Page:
- ... That has nothing to do with statelessness as it describes what the client is doing. The request to the server definitely contains all information andMessage 1 of 46 , May 4, 2013View SourceOn Saturday, May 04, 2013 5:54 PM, Mike Schinkel wrote:
> On May 4, 2013, at 9:35 AM, Jørn Wildt <jw@...> wrote:That has nothing to do with statelessness as it describes what the client is
> > Allow me to disagree with you here. Why do you consider this as
> > being stateful? I don't see how this has anything to do with it.
> Unless everything in your API can be done with at most two HTTP
> requests (I had not considered that potential) then it would seem your
> 3rd HTTP request would be assuming the state of your 1st request and
> thus your API not RESTful. If not, then how not stateful?
doing. The request to the server definitely contains all information and
doesn't rely on a shared state. So no, this is not stateful. Not even if
there are 100s of requests in between. The server and any intermediary
couldn't care less.
As long as that document is evaluated at run-time and not at design- or
compile-time everything is fine. Otherwise the result would be a client that
is tightly coupled to the server.
> > But isn't that exactly what I am proposing? We have one singleYeah. The emphasis is on "next application state". That doesn't require that
> > initial URL, the client GETs the service document representation
> > there and selects among the hyper media elements (the links) that
> > are present in the received representation.
> Can everything in your API be done with one additional HTTP request
> after the home document? If yes, then sorry, I was assuming wrong. If
> no, does it not fail this test?
> The representation tells the client how to compose all transitions to
> the next application state.
the next state is the final state. So there can be as many steps in between
as there are required... and every response to those intermediary requests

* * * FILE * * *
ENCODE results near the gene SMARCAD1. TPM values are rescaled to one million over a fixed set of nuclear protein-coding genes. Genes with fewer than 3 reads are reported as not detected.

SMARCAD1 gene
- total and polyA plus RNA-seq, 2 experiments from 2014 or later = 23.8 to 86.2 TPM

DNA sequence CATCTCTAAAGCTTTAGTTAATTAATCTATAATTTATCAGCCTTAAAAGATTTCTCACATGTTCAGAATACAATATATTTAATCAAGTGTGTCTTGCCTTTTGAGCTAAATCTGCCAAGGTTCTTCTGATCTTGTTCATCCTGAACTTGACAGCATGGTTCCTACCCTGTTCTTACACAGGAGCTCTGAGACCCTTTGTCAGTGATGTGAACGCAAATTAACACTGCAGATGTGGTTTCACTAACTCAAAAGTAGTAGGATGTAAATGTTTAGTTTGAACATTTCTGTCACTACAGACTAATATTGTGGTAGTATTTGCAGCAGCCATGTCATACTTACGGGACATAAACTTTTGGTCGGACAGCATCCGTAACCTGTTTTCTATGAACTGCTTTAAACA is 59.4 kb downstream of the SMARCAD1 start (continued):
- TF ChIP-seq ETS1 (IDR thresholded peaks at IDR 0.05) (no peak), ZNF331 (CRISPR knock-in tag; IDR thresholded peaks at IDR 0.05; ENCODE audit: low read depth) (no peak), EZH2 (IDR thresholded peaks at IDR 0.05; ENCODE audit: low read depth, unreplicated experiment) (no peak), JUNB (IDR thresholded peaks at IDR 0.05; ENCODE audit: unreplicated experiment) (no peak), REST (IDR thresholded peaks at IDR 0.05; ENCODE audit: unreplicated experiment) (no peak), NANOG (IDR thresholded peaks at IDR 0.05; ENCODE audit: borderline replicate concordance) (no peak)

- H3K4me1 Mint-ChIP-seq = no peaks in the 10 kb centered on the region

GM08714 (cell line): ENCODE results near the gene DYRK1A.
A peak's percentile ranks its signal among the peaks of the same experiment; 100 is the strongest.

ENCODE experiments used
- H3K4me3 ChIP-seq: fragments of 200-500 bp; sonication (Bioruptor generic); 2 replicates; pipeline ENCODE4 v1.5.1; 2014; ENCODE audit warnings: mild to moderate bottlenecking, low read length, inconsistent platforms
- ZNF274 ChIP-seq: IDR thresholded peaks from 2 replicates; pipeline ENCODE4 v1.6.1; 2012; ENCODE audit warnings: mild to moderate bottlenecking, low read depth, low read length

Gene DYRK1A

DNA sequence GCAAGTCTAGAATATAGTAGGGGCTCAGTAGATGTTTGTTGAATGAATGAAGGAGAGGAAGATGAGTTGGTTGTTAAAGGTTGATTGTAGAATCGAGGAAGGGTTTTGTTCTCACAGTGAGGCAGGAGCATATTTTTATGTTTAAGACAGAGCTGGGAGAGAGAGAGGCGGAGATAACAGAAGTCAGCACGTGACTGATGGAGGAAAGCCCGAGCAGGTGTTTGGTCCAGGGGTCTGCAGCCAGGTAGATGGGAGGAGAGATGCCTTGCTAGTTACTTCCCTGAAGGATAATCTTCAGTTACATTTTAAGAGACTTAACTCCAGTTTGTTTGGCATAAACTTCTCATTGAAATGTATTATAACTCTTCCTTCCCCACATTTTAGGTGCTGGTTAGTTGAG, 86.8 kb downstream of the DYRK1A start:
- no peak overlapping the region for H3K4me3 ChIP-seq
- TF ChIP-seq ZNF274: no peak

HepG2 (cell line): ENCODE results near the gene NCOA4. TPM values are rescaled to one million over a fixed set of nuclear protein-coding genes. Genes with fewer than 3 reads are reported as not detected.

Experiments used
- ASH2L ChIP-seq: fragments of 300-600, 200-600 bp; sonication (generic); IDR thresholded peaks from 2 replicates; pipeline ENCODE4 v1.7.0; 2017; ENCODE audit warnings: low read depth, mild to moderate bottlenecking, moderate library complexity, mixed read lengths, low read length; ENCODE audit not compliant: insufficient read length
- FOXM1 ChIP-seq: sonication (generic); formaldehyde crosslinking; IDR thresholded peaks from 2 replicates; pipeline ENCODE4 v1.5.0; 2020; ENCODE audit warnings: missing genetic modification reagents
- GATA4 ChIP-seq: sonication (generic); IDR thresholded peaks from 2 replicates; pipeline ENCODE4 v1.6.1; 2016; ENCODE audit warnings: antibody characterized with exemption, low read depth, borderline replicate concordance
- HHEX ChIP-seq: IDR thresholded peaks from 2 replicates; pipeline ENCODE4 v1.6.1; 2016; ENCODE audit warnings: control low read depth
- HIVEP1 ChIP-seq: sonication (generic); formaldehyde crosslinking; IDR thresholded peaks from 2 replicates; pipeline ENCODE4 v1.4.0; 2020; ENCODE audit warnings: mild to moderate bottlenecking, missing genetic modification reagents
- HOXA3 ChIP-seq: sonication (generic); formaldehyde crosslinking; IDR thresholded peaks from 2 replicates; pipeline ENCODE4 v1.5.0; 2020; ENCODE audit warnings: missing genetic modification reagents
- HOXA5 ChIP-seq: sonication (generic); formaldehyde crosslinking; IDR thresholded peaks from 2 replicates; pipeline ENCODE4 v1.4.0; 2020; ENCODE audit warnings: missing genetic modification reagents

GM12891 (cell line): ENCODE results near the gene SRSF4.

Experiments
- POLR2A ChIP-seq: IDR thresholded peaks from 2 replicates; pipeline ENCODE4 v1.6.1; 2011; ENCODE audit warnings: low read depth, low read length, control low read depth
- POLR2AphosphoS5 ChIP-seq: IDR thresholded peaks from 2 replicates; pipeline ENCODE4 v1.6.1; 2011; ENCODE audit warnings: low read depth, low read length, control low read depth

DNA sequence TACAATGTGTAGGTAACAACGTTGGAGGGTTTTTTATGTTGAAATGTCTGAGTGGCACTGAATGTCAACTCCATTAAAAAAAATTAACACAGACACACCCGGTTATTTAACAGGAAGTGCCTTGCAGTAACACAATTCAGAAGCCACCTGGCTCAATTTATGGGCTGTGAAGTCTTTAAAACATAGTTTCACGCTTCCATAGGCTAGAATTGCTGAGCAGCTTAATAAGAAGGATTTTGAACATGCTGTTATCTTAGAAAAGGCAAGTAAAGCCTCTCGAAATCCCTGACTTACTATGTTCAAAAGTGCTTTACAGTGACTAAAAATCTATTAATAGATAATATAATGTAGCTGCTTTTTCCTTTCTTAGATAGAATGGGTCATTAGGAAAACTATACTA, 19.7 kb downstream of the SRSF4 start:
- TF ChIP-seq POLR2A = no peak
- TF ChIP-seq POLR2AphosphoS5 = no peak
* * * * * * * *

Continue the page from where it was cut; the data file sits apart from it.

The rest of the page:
can link back to the home document - just in case the client hasn't seen it
yet. That's exactly the same as for normal websites.
- Once again you have given me much to ponder. Thanks for the effort; I will be trying to internalize this. -MikeMessage 46 of 46 , May 4, 2013View SourceOnce again you have given me much to ponder. Thanks for the effort; I will be trying to internalize this.
On May 4, 2013, at 1:49 PM, "Markus Lanthaler" <markus.lanthaler@...> wrote:
> On Saturday, May 04, 2013 7:03 PM, Mike Schinkel wrote:
>> Hmm. Okay, the more I think I understand about REST the more I think
>> I don't understand and/or am unsure who actually really understands
>> REST besides Roy.
>> As I've read Roy I've come away understanding that messages must be
> No, you are confusing self-contained with self-descriptive.
>> and the only thing the client should know is how the
>> links in the returned representation are defined to behave as defined
>> by the representation's content yype. Having links in one document and
>> data in a second document where you have to have the contents of both
>> documents seems to me to violate that need for self-containment.
> ... if there would be a self-containment constraint that would be true --
> but there isn't.
>> I do have one question; if there is a home document that is cacheable
>> for some period "X" and at the time immediately after an API client
>> retrieves the home document the servers are moved and the client later
>> perform an operation that requires URLs from the home document but
>> before "X" time has passed, it can cause failure. If the message is
>> self-contained that time window is greatly reduced. This is one of the
>> reasons I can postulate there is a need for self-contained messages.
> That doesn't matter at all. Program defensively, detect the error, and
> I could just as well argue that separating them allows you to request them
> in parallel which would probably be faster so the time window you are
> talking about would be reduced even further.
> Markus Lanthaler